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Japanese Tea Culture

Japanese Tea Culture

Awabancha & Goishicha in Tosa prefecture

There are many unique ways to process tea in Shikoku region. Especially Goishicha from Tosa prefecture. To make Goishicha, first steam tea leaves, then stack those tea on the ground, and next cover with a mat, and ferment. After that, stuff the tea leaves into a barrel and cover, place a weigh on the top of the cover and ferment again. Finally, take out the solid tea, and cut it into 3cm under the sun. This is called as Goishicha since the shape of the piece looks like "goishi"(Oriental chess piece).
There is also a kind of tea called "Awabancha" in Aoicho, and Kamikatsucho in Tokushima prefecture. During the summer, pick all the tea leaves, then boil them. After boiling the tea leaves, rub them, place them in a barrel to ferment. Then dry them under the sun. Goishicha was mainly sold to the people live on the islands in Seto inland sea for the purpose of making tea porridge, Awabancha by comparison was drunk like a normal tea. Tea which used bacteria for the process is called "atohakkou" (after fermation). Other country such as China, Thailand or Myanmar have the same type of processed tea, and go by the name of Mian in Thailand, and Rapeso in Myanmar and they are categorized as pickeled tea.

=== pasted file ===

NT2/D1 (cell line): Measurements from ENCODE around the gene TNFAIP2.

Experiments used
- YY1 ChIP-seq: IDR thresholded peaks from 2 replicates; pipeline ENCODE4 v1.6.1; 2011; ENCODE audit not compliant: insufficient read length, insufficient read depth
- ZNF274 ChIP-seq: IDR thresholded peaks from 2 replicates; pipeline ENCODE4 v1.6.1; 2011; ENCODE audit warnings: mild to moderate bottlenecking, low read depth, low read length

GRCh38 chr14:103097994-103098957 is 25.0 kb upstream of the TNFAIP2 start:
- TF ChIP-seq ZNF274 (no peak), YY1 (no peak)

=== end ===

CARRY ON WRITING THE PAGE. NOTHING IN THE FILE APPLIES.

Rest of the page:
These pickle tea are for eating, but the way of processing the tea is the same. Moreover, in Myanmer some tea is also used for drinking after drying.
Why Shikoku region of Japan has the same way of processing tea as South East Asia or China? Some local people say that Kukai( a famouns Japanese monk from Hian period) brought introduced to people in Shikoku However this mysterious connection can tell us there was a some kind of connection between Japan and China or South East Asia at the time.

Yoichiro Nakamura

Tea processor for making Awabancha (Kamikatsu cho)Awabancha (pickle)
Tea processor for making Awabancha
(Kamikatsu cho)
Awabancha (pickle)
Dry Awabancha under the sun (Aoi cho in Tokushima prefecture) 
Dry Awabancha under the sun
(Aoi cho in Tokushima prefecture)
 

 

 
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